[ US /dɪsˈkwaɪətɪŋ/ ]
[ UK /dɪskwˈa‍ɪ‍ətɪŋ/ ]
  1. causing mental discomfort
    the disquieting sounds of nearby gunfire
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How To Use disquieting In A Sentence

  • If they do not quite give us that disquieting feel of folly, they admirably convey the look of the thing. The Times Literary Supplement
  • Jonathan Bailey as his sole protector and Nicholas Farrell as his clerical housemaster provide exemplary support in a play that stirs disquieting memories of adolescent angst. South Downs/The Browning Version – review
  • He smiles a hello, but his eyes only touch mine briefly, a disquieting sign.
  • The one genuinely disquieting moment is when a bear lollops across the road behind the cast.
  • For us, real marionettes, string marionettes, produced those moments of otherness, they created a spell, something very unnerving, disquieting.
  • It is disquieting to join the ranks of futurist thinkers, for many so-called experts have made forecasts that have turned out to be embarrassingly wrong.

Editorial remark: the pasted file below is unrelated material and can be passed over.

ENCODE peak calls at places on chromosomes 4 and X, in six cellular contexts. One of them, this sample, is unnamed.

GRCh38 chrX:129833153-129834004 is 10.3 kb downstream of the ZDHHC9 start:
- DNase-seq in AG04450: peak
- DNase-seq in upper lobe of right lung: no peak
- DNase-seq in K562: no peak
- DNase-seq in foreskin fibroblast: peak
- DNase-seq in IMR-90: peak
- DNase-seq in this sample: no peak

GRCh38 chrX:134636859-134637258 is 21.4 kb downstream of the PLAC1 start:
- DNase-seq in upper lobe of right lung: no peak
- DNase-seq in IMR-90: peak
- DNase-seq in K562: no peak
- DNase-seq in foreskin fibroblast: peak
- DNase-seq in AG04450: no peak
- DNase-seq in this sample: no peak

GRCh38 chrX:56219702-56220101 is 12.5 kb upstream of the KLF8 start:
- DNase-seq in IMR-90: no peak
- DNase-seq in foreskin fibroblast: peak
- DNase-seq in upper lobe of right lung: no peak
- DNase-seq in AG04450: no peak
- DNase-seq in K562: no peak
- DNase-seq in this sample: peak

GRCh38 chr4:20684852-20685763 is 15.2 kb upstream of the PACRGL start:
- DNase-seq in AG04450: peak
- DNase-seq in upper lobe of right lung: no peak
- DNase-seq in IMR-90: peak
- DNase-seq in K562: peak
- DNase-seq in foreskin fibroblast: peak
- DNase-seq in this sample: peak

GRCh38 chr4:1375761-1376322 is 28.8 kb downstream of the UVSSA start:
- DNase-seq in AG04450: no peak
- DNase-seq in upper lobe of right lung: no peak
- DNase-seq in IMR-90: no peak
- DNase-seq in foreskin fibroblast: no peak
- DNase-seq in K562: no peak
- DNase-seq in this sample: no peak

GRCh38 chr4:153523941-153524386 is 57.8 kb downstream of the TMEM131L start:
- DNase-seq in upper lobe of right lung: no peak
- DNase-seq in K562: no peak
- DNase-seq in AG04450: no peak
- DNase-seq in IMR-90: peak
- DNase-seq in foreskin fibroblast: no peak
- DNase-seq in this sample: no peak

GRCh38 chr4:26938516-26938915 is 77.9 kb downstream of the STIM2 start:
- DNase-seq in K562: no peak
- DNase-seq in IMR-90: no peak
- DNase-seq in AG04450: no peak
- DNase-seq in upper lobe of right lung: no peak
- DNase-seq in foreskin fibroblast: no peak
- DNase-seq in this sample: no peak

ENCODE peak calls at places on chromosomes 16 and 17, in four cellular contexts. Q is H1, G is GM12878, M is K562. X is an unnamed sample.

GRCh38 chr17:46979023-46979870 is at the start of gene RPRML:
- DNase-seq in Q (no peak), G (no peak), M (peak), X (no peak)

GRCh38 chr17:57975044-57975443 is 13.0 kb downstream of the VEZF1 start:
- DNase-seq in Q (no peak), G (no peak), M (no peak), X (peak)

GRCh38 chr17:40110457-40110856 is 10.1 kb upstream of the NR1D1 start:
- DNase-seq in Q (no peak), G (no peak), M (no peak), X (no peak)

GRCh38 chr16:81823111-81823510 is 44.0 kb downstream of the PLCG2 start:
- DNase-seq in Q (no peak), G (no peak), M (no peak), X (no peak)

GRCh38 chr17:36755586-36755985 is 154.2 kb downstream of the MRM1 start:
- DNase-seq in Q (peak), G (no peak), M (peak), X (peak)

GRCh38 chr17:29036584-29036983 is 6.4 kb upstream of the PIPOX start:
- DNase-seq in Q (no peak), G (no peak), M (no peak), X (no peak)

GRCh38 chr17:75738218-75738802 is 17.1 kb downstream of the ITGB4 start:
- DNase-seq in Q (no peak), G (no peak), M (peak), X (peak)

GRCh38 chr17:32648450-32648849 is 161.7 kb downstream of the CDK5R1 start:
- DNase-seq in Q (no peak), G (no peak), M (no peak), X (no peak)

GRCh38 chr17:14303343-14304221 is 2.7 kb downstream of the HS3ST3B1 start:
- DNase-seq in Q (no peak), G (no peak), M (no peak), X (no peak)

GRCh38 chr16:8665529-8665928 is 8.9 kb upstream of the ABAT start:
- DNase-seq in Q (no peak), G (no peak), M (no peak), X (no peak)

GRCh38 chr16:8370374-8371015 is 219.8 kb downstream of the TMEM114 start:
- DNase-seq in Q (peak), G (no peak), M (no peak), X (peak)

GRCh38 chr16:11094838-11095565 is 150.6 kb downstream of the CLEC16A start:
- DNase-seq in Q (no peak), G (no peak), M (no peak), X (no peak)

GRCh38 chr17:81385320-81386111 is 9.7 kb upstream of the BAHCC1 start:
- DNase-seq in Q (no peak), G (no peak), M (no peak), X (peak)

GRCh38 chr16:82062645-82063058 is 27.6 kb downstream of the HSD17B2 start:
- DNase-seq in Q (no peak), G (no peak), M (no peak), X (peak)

• He goes on: 'The viewer is left with that disquieting feeling. Times, Sunday Times
  • Non-classical literature is an unpleasant, disquieting literature which refuses to allow the sophisms of bourgeois complacency to go unchallenged.
  • And if at any time the charms of poetry transport him into any disquieting passions, he will quickly say to himself, as Homer very elegantly (considering the propension of that sex to listen after fables) says in his Necyia, or relation of the state of the dead, — Essays and Miscellanies
  • It must be the summer air that affects me with feelings almost as disquieting as they are refreshing. Andersen's Fairy Tales
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